The wind turbine operates by a wind passing over the vertical axis rotor blades 13 that produce rotation along the vertical axis. The inner cylinder also rotates along with the blades 13. Rotation of the vertical axis wind turbine will also produce stability from a gyroscopic effect. As the inner cylinder rotates, the electric generator will produce electric energy due to the relative rotation of the rotor of the generator, which is attached to the inner cylinder, and the stator of the generator, which is attached to the outer cylinder. Electrical power lines can extend out from the outer cylinder and be connected to the anchor cables 29 to transmit the electric energy to a ground location. As the inner cylinder and the blade rotate, any attempt to tilt to one side will be prevented by the side bearings 28 with a minimal amount of friction loss.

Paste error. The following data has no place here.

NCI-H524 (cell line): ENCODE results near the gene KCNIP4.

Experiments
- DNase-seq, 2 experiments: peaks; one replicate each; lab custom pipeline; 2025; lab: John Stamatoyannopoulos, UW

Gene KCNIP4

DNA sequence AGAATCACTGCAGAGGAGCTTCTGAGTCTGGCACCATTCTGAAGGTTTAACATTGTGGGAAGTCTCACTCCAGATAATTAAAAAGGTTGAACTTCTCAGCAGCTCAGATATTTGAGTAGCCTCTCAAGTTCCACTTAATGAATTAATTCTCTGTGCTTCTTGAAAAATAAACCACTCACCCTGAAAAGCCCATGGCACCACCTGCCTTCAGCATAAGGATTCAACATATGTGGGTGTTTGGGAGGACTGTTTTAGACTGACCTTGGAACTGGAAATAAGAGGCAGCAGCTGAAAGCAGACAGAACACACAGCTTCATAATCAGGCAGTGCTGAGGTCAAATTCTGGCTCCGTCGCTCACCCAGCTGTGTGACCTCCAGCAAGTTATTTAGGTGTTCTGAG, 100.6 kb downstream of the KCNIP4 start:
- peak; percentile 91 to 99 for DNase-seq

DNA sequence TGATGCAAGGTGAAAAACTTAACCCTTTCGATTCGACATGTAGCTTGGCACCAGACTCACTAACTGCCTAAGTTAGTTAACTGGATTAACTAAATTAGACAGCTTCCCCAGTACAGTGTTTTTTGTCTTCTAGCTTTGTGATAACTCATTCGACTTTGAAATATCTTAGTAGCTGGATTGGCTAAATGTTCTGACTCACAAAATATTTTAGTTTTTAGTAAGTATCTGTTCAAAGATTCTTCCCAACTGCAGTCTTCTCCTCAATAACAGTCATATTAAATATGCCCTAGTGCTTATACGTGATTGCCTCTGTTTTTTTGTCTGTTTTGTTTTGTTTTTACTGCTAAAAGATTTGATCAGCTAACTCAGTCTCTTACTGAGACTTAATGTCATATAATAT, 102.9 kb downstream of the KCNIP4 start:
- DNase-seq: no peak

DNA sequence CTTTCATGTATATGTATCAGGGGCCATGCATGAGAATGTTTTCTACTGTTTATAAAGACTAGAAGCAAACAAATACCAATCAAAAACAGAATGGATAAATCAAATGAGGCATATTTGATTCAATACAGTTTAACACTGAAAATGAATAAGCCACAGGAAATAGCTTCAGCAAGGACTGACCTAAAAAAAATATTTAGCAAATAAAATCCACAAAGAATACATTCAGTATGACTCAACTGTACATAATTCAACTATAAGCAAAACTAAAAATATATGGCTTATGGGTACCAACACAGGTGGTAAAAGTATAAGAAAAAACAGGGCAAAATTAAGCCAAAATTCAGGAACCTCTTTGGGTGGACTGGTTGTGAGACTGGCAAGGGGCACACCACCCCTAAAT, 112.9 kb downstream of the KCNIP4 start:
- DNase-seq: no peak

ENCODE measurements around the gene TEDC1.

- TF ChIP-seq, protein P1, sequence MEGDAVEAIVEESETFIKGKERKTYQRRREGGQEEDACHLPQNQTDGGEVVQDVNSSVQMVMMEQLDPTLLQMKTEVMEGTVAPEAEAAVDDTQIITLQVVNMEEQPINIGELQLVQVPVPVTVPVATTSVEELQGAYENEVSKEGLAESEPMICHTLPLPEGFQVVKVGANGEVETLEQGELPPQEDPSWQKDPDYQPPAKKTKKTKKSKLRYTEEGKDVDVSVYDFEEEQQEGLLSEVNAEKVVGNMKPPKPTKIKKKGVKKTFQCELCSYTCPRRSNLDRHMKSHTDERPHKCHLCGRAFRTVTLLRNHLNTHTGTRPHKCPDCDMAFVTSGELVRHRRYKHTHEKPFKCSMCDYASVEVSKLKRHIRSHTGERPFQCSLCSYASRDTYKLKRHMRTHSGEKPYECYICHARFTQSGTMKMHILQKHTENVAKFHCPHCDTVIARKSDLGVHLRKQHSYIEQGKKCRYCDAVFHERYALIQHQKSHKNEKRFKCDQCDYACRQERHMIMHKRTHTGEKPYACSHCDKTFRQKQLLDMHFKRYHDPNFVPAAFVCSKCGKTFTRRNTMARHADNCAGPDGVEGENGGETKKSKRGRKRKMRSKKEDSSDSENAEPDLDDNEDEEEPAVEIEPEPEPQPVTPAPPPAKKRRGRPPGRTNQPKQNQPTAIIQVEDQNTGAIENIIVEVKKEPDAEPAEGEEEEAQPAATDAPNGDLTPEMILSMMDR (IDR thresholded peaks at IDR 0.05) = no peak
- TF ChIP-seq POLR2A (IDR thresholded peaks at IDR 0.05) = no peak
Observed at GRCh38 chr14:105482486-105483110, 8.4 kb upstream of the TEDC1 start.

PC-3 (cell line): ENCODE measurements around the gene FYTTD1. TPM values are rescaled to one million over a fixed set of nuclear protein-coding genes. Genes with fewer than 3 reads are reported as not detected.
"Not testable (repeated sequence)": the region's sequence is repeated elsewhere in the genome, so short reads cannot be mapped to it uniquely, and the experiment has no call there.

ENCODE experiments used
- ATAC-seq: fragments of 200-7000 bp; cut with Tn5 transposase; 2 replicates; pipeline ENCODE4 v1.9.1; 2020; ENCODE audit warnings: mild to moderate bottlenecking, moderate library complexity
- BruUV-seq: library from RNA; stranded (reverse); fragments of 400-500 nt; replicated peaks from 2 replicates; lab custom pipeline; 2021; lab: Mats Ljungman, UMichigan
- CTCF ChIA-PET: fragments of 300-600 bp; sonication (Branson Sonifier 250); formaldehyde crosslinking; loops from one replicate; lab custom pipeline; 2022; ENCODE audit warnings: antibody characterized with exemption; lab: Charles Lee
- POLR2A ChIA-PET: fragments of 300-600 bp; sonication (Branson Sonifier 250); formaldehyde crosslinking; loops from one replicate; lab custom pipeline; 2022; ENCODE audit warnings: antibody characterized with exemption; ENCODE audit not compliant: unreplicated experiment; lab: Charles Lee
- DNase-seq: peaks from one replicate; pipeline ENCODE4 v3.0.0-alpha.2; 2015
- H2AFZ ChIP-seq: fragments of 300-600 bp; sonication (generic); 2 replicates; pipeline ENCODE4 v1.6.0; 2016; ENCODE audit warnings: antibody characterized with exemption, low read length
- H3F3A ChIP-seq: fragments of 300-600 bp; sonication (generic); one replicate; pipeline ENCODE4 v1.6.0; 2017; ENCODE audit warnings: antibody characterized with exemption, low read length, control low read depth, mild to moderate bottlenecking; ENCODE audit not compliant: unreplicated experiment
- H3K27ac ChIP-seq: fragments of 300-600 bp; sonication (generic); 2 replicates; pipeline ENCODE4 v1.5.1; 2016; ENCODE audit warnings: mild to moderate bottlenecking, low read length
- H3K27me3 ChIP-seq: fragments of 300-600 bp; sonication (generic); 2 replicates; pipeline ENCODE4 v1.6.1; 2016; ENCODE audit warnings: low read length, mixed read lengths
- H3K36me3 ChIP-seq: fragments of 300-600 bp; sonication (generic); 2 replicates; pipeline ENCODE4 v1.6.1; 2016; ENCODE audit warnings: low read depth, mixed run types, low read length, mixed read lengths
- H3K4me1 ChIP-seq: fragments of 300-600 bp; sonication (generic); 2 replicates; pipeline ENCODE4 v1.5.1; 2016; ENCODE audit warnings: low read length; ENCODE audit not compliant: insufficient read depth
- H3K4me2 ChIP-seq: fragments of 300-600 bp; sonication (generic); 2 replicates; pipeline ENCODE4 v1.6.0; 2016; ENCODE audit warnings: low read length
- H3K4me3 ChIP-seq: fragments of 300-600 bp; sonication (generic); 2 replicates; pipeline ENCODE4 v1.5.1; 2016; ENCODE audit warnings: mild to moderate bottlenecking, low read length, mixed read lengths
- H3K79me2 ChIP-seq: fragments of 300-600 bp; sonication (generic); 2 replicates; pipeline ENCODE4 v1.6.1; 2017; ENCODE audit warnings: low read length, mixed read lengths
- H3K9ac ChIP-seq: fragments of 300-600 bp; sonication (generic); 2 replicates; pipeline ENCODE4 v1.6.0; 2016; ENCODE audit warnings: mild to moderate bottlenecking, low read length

The vertical axis wind turbine of the present invention allows for the use of a direct drive electric generator which is a large diameter generator. In one embodiment, the direct drive electric generator can be a permanent magnet electric generator 38 with a diameter of around 25 feet that is oriented in a vertical rotational axis so that the generator can be supported by the top plate 12 and the upper surface of the floating outer cylinder. In another embodiment, several of these vertical axis permanent magnet generators 38 can be stacked one on top of another instead of manufacturing one giant generator as seen in FIG. 9. Permanent magnet generators use rare earth metals because of the high efficiency in generating electricity. If water cooling is needed for the generator, an amble source of cool water is available around the wind turbine.

Another feature of the present invention is the use of the floating outer cylinder 21 as a docking platform for a service boat to carry workers or equipment to and from the wind turbine. In previous designs, the floating cylinder was rotating and would limit access to the wind turbine. The wind turbine would have to be stopped or workers would have to jump onto a moving platform.